File format

The .risu file specifies instruction patterns to be tested.

Lines starting with '#' are comments and are ignored.
Blank lines are ignored. A '\' at the end of the line is 
a line continuation character.

Lines starting with a '.' are directives to risu/risugen:
 * ".mode [thumb|arm]" specifies whether the file contains ARM
   or Thumb instructions; it must precede all instruction patterns.

Lines starting with a '@' are a grouping directive. Instructions
following will be assigned to a comma separated list of groups. The
list of groups is reset at the next '@' directive which may be empty.
This provides an alternative method to selecting instructions than RE

Other lines are instruction patterns:
 insnname encodingname bitfield ... [ [ !blockname ] { blocktext } ]
where each bitfield is either:
  var:sz  specifying a variable field of size sz (sz == 0 if :sz omitted)
  [01]*   specifying fixed bits
Field names beginning 'r' are special as they are assumed to be general
purpose registers. They get an automatic "cannot be 13 or 15" (sp/pc)

The optional blocks at the end of the line are generally named;
an unnamed block is (for backwards compatibility) treated as one
named "constraints". Currently the following named blocks are

 * constraints :

The block is a perl statement to be evaluated and which
must return true if the generated statement is OK, false if the
generator should retry with a fresh random number. It is evaluated
in a context where variables with the same names as the defined
variable fields are initialised. The intention is that odd cases
where you need to apply some sort of constraint to the generated
instruction can be handled via this mechanism.
NB that there is no sanity checking that you don't do bad things
in the eval block, although there is a basic check for syntax
errors and and we bail out if the constraint returns failure too often.

 * memory :

The block indicates what memory address the instruction accesses
(either load or store). It should be a fragment of perl code which
is a call to a risugen function which implements support for the
addressing mode used by the instruction. As with the 'constraints'
block, the variable field values are provided as Perl variables.
By convention, the function always accepts as its last argument(s)
a list of the registers which will be trashed by the function
(this information is needed to avoid problems handling insns which
load to their base register.)
Currently supported addressing modes:
 reg(reg, trashed);
 reg_plus_imm(reg, immediate, trashed);
 reg_minus_imm(reg, immediate, trashed);
 reg_plus_reg(basereg, indexreg, trashed);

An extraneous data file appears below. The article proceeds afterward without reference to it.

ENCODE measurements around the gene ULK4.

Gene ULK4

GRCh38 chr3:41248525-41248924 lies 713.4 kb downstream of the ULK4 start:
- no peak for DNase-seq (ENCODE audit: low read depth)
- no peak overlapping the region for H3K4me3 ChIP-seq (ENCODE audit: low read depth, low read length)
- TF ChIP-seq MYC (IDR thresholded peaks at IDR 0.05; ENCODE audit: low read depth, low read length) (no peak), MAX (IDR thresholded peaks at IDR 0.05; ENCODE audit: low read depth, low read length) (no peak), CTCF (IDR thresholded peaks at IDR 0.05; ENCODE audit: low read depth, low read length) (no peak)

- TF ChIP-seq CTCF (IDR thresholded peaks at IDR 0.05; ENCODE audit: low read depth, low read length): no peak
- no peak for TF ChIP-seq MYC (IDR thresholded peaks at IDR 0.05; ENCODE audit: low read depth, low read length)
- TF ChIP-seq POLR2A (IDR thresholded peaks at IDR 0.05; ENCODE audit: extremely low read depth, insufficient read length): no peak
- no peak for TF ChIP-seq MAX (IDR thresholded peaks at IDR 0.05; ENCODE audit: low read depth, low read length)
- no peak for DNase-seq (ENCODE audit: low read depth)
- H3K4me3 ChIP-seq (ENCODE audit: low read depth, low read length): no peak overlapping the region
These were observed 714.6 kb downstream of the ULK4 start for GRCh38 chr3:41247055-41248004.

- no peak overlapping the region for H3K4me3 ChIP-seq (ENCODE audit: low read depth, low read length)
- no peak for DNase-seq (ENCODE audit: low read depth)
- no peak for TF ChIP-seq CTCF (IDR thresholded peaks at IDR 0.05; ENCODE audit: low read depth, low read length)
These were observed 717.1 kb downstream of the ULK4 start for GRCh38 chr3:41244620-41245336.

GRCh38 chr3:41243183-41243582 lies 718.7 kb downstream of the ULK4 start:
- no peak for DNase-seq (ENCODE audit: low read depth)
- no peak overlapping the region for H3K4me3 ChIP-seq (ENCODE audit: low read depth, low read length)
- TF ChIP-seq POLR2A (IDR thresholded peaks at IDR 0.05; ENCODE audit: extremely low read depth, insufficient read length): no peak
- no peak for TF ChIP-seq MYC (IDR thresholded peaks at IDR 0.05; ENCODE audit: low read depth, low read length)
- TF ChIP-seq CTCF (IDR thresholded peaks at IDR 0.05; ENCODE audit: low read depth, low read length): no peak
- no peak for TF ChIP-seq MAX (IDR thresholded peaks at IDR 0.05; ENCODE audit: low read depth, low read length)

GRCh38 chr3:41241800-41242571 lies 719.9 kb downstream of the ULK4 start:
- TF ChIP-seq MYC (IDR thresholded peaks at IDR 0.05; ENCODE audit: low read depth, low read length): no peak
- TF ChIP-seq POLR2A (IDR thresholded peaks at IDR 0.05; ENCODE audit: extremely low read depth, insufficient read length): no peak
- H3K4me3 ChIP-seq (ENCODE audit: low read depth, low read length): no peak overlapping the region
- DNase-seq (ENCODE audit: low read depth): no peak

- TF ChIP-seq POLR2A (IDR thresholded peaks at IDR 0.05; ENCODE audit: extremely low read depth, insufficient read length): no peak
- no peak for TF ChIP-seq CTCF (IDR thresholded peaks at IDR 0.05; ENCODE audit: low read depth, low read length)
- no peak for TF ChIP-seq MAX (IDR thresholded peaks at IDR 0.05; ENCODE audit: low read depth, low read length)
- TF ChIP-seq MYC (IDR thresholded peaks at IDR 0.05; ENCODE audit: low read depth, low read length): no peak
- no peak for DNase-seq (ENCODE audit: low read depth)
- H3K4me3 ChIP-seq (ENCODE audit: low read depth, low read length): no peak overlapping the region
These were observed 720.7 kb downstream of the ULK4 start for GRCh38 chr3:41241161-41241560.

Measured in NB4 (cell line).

reg_plus_reg_shifted(basereg, indexreg, shift, trashed);
    -- this is for [basereg + indexreg LSL shift]
The block can also include a call to the align() function
to indicate the memory alignment required for the access.
The default is 4-alignment. The align() call must precede
the addressing mode function call.

Implementation details and points to note

The register checking is done by registering a signal handler for
SIGILL, which then has access to register contents via the
sigcontext argument to the handler. Particular opcodes in the
guaranteed-to-UNDEF space are then used to say "check register
values" and "end of test".

There are some obvious limitations to this approach:

 * we assume that all the interesting state is in the registers
accessible to a signal handler. This is true in most cases but
we can't test complex instructions like ldrexd/strexd.
 * the generator is fairly simplistic and just alternates generated
instructions and "check-registers" commands. So branches and
loads or stores can't be checked this way. (This is more of a
restriction in the generator, not the test harness proper.)
 * we only catch gross errors of decode or implementation of
an instruction. We won't notice problems like overenthusiastic
reordering of instructions in the model's code generator, for
 * by definition, we can only test user-space visible instructions,
not those which are only accessible to privileged code.

Some limits which are more accidental:

 * I'm only testing ARM. The generator is rather ARM-specific.
The test harness is less so (there's a skeleton of an x86
implementation, for example) but only ARM is tested.
 * we don't actually compare FP status flags, simply because
I'm pretty sure qemu doesn't get them right yet and I'm more
interested in fixing gross bugs first.
 * You can compile statically to avoid the requirement for the ARM
chroot for qemu testing but you can no longer use gethostbyname() and need
to specify your hosts by IP address.
 * the documentation is rather minimal. This is because I don't
really expect many people to need to use this :-)

Contributed scripts

The contrib/ directory contains various contributed scripts
and other tools that are not necessary to use risu, but
might be helpful. See the comments in each script for
more information and documentation.

-- Peter Maydell <peter.maydell@linaro.org>